The UDASS presidential electing body known as the Electoral College process was put in place to prevent what happened. These groups of Lower Upper Class functionaries were intimidated by the threat of a coalition of the Lower Middle Class and the Upper Lower Class voters. Motivated by the fear of a god they all still believe in, the Lower Upper Class Electoral College chose Stumpf in an ill-conceived plan to avoid their worst concerns.
Some thinking played with the idea that Stumpf’s base was made up of solely white working class voters. However, a closer look at the real statistics reveal a more complex constituency. This strange mixture group was also made up of a significant number of younger white and non-white women and men without a college degree.
The combination of frustration with waves of fugitive immigrants, the status quo business model of exporting jobs combined with declining economic possibilities, anger towards career politicians and institutionalized political processes, plus a feverish appeal to nationalism, i.e. “Make UDASS Great Again” brings to mind a mongrel acronym, Musgaban.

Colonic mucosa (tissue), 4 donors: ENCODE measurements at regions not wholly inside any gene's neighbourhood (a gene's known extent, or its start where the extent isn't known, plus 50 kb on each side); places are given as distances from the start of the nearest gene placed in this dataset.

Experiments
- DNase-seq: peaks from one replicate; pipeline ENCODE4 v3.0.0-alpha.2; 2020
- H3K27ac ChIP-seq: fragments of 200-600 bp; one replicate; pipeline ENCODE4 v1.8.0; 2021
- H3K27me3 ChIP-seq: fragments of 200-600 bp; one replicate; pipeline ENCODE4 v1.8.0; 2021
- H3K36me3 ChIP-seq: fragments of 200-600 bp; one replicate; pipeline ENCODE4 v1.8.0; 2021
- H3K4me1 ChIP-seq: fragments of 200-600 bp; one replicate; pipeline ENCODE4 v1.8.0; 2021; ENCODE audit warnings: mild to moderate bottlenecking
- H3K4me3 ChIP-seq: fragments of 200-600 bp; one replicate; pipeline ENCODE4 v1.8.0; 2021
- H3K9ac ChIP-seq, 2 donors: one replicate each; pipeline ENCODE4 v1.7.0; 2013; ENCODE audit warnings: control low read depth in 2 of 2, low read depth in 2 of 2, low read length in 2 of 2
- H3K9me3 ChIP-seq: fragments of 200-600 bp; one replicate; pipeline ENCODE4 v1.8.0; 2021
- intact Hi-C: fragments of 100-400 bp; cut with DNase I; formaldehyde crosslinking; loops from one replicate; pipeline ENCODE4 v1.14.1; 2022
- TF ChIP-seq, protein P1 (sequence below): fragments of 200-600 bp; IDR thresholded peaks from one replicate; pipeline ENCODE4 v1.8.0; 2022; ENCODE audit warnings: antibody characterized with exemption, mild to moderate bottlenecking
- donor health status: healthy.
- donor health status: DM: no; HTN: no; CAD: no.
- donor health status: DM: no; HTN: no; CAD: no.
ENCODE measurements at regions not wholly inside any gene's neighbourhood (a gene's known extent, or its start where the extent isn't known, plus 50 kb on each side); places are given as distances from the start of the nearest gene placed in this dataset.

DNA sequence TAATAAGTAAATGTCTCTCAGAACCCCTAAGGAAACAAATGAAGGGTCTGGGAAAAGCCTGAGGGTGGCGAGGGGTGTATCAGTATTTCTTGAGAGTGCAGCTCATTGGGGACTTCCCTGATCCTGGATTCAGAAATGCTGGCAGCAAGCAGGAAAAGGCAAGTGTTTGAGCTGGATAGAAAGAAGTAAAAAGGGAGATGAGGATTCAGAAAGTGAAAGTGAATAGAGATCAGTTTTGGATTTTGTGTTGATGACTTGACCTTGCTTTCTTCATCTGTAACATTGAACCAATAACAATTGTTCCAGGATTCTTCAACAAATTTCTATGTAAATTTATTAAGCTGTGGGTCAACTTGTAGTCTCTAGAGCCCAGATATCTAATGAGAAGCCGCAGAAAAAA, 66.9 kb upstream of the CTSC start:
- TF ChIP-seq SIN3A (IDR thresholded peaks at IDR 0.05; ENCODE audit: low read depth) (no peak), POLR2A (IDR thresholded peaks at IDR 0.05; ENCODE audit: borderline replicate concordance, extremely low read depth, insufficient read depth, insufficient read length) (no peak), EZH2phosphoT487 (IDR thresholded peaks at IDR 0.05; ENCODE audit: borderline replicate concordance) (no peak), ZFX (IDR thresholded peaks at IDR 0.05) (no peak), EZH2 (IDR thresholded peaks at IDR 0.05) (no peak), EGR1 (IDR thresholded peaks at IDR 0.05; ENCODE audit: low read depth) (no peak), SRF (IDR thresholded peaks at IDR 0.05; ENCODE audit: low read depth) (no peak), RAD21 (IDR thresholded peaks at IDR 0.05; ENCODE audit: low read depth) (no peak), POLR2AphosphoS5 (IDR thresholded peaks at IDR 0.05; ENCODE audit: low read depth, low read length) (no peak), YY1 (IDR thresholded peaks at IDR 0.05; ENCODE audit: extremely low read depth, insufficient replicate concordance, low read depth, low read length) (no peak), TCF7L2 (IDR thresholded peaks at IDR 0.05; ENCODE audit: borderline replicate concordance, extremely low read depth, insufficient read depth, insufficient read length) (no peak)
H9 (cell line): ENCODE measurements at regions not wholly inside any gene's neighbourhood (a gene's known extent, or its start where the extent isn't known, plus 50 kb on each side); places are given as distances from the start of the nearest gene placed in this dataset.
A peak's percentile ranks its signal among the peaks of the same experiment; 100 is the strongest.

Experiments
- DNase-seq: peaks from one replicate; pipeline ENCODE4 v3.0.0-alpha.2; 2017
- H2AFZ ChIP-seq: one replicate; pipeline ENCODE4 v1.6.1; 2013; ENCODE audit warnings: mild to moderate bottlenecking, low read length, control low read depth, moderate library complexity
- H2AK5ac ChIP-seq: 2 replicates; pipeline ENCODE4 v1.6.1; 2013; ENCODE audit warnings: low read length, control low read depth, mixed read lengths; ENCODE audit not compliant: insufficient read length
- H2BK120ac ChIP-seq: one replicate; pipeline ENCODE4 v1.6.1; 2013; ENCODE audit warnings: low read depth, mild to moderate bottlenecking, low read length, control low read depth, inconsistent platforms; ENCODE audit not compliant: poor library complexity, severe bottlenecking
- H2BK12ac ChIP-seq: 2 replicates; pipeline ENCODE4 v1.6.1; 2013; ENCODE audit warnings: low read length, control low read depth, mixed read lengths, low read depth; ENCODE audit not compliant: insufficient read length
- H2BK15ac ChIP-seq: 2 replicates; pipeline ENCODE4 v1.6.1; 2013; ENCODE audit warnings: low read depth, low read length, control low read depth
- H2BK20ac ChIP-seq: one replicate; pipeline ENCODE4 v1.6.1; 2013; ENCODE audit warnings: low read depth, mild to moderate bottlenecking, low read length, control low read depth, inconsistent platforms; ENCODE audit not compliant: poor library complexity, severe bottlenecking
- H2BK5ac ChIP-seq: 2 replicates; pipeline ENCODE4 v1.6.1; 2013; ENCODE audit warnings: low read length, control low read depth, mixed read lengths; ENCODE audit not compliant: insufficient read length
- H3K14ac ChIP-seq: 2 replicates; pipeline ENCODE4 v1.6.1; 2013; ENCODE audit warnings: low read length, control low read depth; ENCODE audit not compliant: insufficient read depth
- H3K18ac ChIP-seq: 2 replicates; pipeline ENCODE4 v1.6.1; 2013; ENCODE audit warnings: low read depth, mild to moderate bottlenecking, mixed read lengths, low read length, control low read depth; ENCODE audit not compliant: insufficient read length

One year after the 2016 presidential election, the Musgaban voters have no regrets. According to one poll conducted at the conclusion of Stumpf’s first year in office, 82 percent say they supported him and would vote for him again if they had to do it over. Only seven percent of the Musgaban say they would vote for a different candidate if they could. They have circled the wagons in spite of his poor approval ratings, foreign meddling investigations and overall worldwide chaos creation.
However, there are signs that other voters are not inclined to give him a chance. Among all voters, any generic unnamed opposition was ahead of Stumpf by 46 to 36 percent, with 18 percent waffling. In another recent survey, 62 percent of registered voters said he should not be reelected.
A significant number of voters question whether Stumpf will complete this term and many believe he will leave office early. The survey didn’t ask what voters thought might end Stumpf’s presidency, but impeachment, resignation, misplaced aggression, compulsive prevarication, sexual predatory remarks and many other inappropriate social behaviors were mentioned in the remarks column.